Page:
Louisiana Appeals Court Finds Professional Liability Insurance Policy Ambiguous and Holds in Favor of Injured Deputy Sheriff on Negligence Claims

The Louisiana Third Circuit Court of Appeal recently addressed an insurance coverage dispute in a personal injury lawsuit following a work-related injury suffered by a deputy sheriff while supervising trustee inmates. At issue in the case was the extent of liability coverage and ambiguities in the insurance policy exclusions and definitions.

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Plaintiff Jackie Doucet worked as a deputy sheriff for the Evangeline Parish Sheriff’s Department and the Evangeline Parish Sheriff.  He was injured while watching inmates at an automobile repair shop. Mr. Doucet attempted to sit in a chair and it collapsed, causing him to fall to the floor and suffer injuries to his right arm and shoulder. Mr. Doucet received continuing medical treatment and surgical procedures for his injuries. The Sheriff’s Department paid him his full salary and employment benefits despite his inability to work and also paid for his medical expenses and medical insurance premiums. After being advised that his compensation and benefits would terminate, Mr. Doucet brought a lawsuit, together with his wife’s loss of consortium claim. The Sheriff and the Sheriff’s Department were named defendants, as was the insurance company for the Sheriff’s Department.  The trial court held that the insurance policy at issue, in this case, was the “Police Professional Liability Policy.” The trial court found that there were ambiguities in the Policy and denied the insurer’s exceptions and motion for summary judgment. The insurance company appealed.

The appellate court stated that an insurance policy is a contract, construed according to the rules of interpretation of contracts.  The insurer argued that the policy did not offer general liability coverage but only coverage for professional liability. The plaintiffs then argued that since the policy had ambiguous terms and definitions, the court could interpret it in favor of general coverage for the plaintiffs’ claims.  A major aspect of the plaintiffs’ argument was that the exclusion for deputy sheriffs from workers’ compensation coverage factored into the parties’ intent and purpose for purchasing a liability insurance policy with the insurer.

The court here turned to whether there were conflicting terms of coverage in the policy.  The policy makes clear that it covers negligence, the “neglect” of the named insured. The professional liability language used by the insurer for “professional skills and inherent risk” was not used to limit coverage in the policy.

As written, the court stated the policy could be interpreted in favor of coverage of the deputy sheriff.  While the defendants wanted to limit coverage to “professional skills or inherent risks” of a Sheriff’s Department, the policy stated there is coverage for a Law Enforcement Wrongful Act.  The court found that if the insurer intended to limit coverage, they would have been more specific in their definitions.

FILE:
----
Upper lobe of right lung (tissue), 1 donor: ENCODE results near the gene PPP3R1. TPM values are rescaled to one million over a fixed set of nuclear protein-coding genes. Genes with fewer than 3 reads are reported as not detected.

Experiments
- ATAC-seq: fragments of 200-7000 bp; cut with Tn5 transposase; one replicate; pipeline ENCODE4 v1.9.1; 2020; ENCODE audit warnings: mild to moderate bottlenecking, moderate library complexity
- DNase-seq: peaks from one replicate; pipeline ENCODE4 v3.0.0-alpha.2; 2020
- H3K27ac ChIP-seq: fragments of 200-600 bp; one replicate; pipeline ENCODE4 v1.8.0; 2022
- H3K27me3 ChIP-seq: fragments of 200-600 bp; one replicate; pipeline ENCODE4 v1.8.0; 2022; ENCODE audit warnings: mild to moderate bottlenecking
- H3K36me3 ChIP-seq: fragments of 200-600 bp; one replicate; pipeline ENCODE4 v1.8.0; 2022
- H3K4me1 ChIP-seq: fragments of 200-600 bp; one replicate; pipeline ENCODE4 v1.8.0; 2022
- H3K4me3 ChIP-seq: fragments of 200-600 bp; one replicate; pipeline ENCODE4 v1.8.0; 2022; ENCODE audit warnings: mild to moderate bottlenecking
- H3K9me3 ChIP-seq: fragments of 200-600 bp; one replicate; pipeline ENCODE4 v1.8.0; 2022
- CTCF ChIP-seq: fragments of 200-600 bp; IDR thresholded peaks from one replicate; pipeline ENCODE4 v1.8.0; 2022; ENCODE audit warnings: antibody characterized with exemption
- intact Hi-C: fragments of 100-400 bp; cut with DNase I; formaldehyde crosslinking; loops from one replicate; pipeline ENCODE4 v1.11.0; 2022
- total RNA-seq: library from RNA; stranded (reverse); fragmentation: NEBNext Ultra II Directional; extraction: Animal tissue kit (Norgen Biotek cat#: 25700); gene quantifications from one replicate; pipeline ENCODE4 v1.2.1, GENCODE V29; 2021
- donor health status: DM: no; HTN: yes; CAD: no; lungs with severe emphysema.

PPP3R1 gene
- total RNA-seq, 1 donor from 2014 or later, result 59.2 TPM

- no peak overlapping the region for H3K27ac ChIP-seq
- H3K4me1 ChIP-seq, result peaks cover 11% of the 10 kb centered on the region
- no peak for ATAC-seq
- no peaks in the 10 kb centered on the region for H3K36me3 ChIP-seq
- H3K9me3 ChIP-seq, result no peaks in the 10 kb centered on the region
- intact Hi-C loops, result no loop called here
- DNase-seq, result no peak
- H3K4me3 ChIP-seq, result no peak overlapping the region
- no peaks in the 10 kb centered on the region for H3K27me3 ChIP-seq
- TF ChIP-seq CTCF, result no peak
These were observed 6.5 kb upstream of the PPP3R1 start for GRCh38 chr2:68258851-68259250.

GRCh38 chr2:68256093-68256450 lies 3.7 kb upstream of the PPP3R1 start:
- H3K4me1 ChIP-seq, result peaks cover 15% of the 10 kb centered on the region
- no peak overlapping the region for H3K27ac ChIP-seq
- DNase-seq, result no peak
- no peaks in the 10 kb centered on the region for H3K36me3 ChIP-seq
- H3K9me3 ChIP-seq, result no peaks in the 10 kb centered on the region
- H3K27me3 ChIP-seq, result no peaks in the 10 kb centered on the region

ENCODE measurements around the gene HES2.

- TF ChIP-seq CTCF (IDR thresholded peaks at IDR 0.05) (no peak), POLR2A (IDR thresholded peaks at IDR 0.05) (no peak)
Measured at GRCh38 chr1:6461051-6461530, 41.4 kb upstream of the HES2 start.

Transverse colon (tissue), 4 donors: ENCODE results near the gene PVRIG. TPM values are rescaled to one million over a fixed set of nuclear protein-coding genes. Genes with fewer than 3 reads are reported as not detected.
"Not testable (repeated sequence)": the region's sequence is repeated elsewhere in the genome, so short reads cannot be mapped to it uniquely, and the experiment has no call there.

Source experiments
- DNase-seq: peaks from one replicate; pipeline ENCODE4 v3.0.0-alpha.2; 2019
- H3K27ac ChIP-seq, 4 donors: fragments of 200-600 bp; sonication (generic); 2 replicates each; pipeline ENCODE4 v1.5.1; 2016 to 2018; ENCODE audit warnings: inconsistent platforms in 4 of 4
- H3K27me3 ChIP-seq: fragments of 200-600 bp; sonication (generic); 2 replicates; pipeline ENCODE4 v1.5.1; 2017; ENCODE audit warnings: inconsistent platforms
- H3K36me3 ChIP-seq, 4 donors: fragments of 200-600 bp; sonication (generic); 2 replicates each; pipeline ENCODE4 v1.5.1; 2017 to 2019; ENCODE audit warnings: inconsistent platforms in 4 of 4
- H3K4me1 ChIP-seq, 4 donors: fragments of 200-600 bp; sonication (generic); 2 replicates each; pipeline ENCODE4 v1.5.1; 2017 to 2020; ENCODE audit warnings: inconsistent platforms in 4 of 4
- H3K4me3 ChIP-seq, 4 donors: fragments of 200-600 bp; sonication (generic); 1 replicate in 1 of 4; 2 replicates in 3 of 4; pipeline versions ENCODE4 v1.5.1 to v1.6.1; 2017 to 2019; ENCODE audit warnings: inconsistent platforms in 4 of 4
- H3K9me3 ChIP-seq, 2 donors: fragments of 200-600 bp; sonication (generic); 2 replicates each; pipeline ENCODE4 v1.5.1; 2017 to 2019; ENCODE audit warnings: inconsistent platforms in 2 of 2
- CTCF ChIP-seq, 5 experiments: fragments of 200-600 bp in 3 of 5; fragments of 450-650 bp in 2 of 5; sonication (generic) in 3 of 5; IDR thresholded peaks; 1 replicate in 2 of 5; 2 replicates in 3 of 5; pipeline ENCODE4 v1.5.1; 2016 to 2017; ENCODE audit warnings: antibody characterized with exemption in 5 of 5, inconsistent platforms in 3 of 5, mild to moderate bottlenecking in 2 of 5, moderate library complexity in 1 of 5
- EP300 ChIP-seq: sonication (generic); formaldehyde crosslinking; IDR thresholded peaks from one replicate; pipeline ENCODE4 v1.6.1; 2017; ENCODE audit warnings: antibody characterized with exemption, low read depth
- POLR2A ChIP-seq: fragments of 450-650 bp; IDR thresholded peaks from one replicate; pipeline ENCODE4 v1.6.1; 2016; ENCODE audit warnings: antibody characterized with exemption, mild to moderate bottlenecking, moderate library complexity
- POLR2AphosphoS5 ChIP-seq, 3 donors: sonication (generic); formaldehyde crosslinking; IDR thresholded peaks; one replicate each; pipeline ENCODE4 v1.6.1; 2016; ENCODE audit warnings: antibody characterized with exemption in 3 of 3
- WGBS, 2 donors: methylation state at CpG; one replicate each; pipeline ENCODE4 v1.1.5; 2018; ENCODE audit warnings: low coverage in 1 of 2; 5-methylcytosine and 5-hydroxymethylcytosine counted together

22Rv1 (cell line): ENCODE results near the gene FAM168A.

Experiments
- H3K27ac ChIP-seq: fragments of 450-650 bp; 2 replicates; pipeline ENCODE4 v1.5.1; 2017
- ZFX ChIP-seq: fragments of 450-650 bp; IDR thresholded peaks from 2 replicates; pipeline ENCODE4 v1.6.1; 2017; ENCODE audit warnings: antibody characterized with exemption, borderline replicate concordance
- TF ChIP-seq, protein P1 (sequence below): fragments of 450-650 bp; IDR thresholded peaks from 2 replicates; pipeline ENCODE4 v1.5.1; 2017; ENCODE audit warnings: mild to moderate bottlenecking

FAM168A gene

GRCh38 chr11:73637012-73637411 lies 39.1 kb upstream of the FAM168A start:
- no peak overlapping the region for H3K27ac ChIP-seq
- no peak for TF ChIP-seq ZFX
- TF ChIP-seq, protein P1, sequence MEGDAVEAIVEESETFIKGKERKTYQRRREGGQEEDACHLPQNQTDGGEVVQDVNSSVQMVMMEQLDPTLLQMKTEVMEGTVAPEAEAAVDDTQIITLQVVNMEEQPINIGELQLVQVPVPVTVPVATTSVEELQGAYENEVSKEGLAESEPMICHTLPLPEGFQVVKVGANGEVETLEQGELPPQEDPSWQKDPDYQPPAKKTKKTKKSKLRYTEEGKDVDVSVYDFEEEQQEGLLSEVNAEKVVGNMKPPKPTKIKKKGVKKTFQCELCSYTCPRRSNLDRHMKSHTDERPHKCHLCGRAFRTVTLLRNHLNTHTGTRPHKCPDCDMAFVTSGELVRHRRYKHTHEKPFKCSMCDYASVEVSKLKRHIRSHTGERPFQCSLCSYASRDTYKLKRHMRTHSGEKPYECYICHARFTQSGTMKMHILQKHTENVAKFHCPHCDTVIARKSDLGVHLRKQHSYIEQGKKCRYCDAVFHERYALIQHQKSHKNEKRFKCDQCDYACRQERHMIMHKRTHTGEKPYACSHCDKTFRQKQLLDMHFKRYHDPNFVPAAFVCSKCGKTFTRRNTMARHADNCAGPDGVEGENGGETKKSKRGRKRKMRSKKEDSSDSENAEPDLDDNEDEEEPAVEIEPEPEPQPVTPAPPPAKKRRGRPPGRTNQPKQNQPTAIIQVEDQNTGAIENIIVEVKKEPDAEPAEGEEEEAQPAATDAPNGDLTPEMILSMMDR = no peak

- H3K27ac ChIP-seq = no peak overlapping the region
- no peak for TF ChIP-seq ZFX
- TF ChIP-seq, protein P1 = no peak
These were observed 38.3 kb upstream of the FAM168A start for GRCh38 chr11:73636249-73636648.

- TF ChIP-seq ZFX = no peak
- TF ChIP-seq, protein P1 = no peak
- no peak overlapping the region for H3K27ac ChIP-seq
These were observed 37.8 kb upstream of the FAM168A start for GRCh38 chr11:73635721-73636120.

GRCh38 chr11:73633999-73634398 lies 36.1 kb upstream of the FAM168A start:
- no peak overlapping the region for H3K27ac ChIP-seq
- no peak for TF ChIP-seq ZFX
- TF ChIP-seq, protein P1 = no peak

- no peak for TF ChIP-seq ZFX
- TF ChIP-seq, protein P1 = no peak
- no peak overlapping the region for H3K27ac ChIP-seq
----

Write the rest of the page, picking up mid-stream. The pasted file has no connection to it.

Next, the court assessed the insurer’s allegation that deputy sheriffs were employees and therefore “insured” under the Professional Liability Policy.  It followed, the insurer argued that sheriffs were prevented from recovering for claims by an insured against an insured.  The appellate court upheld the lower court’s finding that deputy sheriffs were not employees for the purposes of recovering under insurance policies and against the Sheriff Department. Again, they cited the lack of recovery for injured sheriffs under workers’ compensation.

Regarding claims of ambiguity, the appellate court stated the policy had unclear definitions and exclusions, and they could be read differently. This created an inherent ambiguity in the policy.  The insurer contended that the plaintiffs’ claims did not qualify for coverage. The plaintiffs alleged that the policy definitions were overly broad. The appellate court found the trial court did not err when it held ambiguities existed in the language of the policy.

The appellate court affirmed the trial court’s ruling, denying the motion for summary judgment and finding that the plaintiffs’ coverage for injuries and claims were properly covered under the Police Professional Liability Policy.

The Louisiana insurance bad-faith lawyers at Lavis Law have years of experience resolving claims for compensation following an accident, as well as insurance coverage disputes and claims of insurance bad faith. We offer a complimentary consultation, and our office can be reached by calling 866.558.9151.

More Blog Posts:

Louisiana Court Holds in Favor of Plaintiffs Because Trailer Used for Transporting Sugarcane at Time of Fatal Accident Falls Under Insurance Coverage Policy, Louisiana Insurance & Injury Lawyer Blog

Louisiana Court Holds Insurance Company’s Sale of Policy to Unlicensed Driver Does Not Waive Exclusion of Coverage, Louisiana Insurance & Injury Lawyer Blog

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